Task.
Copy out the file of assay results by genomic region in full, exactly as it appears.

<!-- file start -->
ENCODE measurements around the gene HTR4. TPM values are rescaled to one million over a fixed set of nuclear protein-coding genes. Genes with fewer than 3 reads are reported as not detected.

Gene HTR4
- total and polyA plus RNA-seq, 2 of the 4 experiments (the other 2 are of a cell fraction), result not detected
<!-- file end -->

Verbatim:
ENCODE measurements around the gene HTR4. TPM values are rescaled to one million over a fixed set of nuclear protein-coding genes. Genes with fewer than 3 reads are reported as not detected.

Gene HTR4
- total and polyA plus RNA-seq, 2 of the 4 experiments (the other 2 are of a cell fraction), result not detected